Theater Review: BYE BYE BIRDIE (Palm Canyon Theatre)

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by Jason Mannino on July 8, 2024

in Theater-Palm Springs (Coachella Valley)


Waxing nostalgic about the 1950s is never out of style as Palm Canyon Theatre ably proves with their current production of Bye Bye Birdie running through July 14. Bye Bye Birdie is a classic musical, famous for its satirical take on rock ‘n’ roll and its takeover of pop culture in America (namely, the effect Elvis Presley getting drafted had on teenagers). It was never meant to be taken too seriously. In director Derik Shopinksi’s deft production, it remains a bright, playful offering just perfect for a frolicking very-hot-summer diversion.

Rock-and-roll superstar Conrad Birdie (Joshua Rach) is being drafted into the army. To capitalize on this, his manager Albert Peterson (Jonathan Brett) and Albert’s secretary and girlfriend Rosie Alvarez (Dani Jara Lasaca) devise a publicity stunt: Before heading to war, Conrad will bestow “one last kiss” on a lucky teenage fan during a live television broadcast of The Ed Sullivan Show.

Kim MacAfee (Jackie Doyle-Padgett) from Sweet Apple, Ohio, is thrilled by the news that she has been chosen to kiss Conrad, but her excitement causes chaos in her family and among her peers. Her boyfriend Hugo Peabody (Jackson Enzler) becomes jealous, and her parents are both bemused and concerned by the sudden spotlight on their daughter. Albert, pressured by his overbearing mother Mae (Jo Beth Henry), must navigate his professional ambitions and personal life, particularly his relationship with Rosie, who is tired of waiting for him to commit to marriage.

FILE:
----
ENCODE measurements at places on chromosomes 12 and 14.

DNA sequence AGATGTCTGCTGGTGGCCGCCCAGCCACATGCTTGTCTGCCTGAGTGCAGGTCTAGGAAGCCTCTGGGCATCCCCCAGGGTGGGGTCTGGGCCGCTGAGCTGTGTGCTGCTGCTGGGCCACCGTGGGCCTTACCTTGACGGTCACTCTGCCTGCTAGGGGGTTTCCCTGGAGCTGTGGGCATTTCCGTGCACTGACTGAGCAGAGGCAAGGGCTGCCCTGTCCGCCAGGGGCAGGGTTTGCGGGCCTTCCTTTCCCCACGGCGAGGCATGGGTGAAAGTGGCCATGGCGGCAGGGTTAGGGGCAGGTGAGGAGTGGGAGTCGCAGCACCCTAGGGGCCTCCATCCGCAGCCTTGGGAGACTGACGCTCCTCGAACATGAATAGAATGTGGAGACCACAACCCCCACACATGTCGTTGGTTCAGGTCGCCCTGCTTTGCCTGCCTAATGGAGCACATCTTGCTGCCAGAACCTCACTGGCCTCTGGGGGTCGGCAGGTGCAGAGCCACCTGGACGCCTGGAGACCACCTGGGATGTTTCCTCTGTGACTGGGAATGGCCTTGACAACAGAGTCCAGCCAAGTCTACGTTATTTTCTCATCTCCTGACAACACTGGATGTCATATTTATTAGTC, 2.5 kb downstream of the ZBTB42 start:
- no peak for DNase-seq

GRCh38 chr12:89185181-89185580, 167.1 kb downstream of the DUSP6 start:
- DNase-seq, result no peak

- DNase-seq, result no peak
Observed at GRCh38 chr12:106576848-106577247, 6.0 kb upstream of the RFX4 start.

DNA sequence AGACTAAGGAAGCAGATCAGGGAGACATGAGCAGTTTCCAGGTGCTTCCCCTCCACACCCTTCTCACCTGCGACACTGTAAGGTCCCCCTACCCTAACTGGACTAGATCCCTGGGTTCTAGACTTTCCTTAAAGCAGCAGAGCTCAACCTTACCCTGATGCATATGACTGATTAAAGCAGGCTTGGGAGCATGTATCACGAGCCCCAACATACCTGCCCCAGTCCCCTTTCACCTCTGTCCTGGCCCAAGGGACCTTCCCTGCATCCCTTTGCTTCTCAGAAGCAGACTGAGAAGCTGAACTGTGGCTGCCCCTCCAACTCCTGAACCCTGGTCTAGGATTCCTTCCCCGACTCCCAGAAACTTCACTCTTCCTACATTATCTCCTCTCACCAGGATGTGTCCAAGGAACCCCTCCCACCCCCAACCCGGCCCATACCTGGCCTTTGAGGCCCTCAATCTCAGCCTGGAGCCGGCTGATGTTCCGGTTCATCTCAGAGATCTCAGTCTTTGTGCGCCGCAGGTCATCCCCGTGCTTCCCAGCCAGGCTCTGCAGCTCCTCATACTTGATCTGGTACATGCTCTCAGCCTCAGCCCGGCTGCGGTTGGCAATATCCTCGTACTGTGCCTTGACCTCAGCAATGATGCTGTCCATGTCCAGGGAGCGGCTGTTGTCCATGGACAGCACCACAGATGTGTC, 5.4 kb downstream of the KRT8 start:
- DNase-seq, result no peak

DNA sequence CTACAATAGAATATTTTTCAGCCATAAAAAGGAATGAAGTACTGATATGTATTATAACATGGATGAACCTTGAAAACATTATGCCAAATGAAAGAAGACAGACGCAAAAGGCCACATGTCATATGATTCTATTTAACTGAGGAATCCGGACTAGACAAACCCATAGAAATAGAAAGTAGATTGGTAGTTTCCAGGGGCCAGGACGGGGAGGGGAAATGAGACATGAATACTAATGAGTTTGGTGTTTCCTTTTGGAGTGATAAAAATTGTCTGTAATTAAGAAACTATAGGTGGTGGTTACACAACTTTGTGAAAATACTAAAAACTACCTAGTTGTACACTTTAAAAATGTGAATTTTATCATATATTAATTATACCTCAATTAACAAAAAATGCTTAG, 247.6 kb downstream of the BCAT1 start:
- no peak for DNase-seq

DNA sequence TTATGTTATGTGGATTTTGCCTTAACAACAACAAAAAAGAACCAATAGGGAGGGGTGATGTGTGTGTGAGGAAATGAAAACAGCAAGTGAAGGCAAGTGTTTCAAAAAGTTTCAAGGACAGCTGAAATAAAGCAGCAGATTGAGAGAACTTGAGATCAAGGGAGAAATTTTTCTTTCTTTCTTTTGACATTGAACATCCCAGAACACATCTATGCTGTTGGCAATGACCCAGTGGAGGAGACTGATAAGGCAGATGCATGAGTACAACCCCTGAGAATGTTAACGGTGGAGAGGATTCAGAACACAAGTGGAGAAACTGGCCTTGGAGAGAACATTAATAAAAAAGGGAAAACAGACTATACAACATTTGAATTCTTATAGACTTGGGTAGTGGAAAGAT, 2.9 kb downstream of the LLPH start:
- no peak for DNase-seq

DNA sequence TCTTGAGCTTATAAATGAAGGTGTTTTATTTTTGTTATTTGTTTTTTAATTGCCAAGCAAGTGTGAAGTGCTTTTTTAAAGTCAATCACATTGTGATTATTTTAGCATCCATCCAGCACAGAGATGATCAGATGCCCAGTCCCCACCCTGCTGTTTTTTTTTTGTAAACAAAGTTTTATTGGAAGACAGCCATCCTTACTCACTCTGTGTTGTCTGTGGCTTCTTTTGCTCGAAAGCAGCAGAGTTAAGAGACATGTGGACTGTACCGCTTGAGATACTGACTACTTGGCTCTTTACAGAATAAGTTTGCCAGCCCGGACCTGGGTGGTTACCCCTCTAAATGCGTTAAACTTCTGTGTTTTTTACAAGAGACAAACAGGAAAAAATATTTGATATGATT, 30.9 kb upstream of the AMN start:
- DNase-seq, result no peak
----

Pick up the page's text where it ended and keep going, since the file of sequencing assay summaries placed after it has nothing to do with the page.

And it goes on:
Coachella Valley has a new star in Jonathan Brett, who embodies Albert with grace, charm, humor and a sweet vulnerability. He simply shined in some of the show’s classic numbers, particularly “Put on a Happy Face,” “Talk to Me,” and “Rosie” (this is the song I could not stop humming as I left the theater). Rach brings the requisite energy, sensuality, and rock star appeal to Conrad’s major numbers “One Last Kiss” and “A Lot of Livin’.” Enzler’s Hugo is sweet and innocent until his seemingly unrequited love for Kim drives him to the bottle. Tim Steele showcases his comic chops in the role of Harry, Kim’s disgruntled father. Rounding out the men, one of the most endearing roles in Birdie is Harvey Johnson, an awkward teen portrayed delightfully by Ronny Borelli.

Lasaca showcases a perfect blend of strength, wit, and warmth as Rosie. Doyle-Padgett effectively takes us on Kim’s journey from starstruck teenager to a more self-assured young woman with sincerity and innocence. Jo Beth Henry steals the show every time she steps on stage with her deliciously hysterical turn as Mae Peterson. Perfectly cast as Doris MacAfee, Michele Davis shines in scenes with husband Harry, most notably in “Kids.” Not to be outdone, Sanai Wright also offers lots of funny bits as the swooning, screaming, Birdie fangirl, Ursula.

The ensemble in this production is one of the best I have seen on the Palm Canyon Theatre stage. Production numbers “The Telephone Hour” and “A Lot of Livin’” take exuberant flight given Se Layne’s refreshing and vibrant choreography, Chuck Peery’s Musical Direction is tight, and J.W. Layne’s scenic design captures the nostalgic charm of 1958 America from small-town Ohio to the Sullivan television studio set, and in the cleverly designed “Telephone Hour” windows.

With its nostalgic charm, catchy tunes, and a diversion from the news, Bye Bye Birdie is an absolute delight.

photos by Sonny Von Cleveland

Bye Bye Birdie
Palm Canyon Theater, 538 North Palm Canyon Drive in Palm Springs
Thurs at 7; Fri and Sat at 8; Sat & Sun at 2
ends on July 14, 2024
for tickets ($17-$38), call 760.323.5123 or visit PCT

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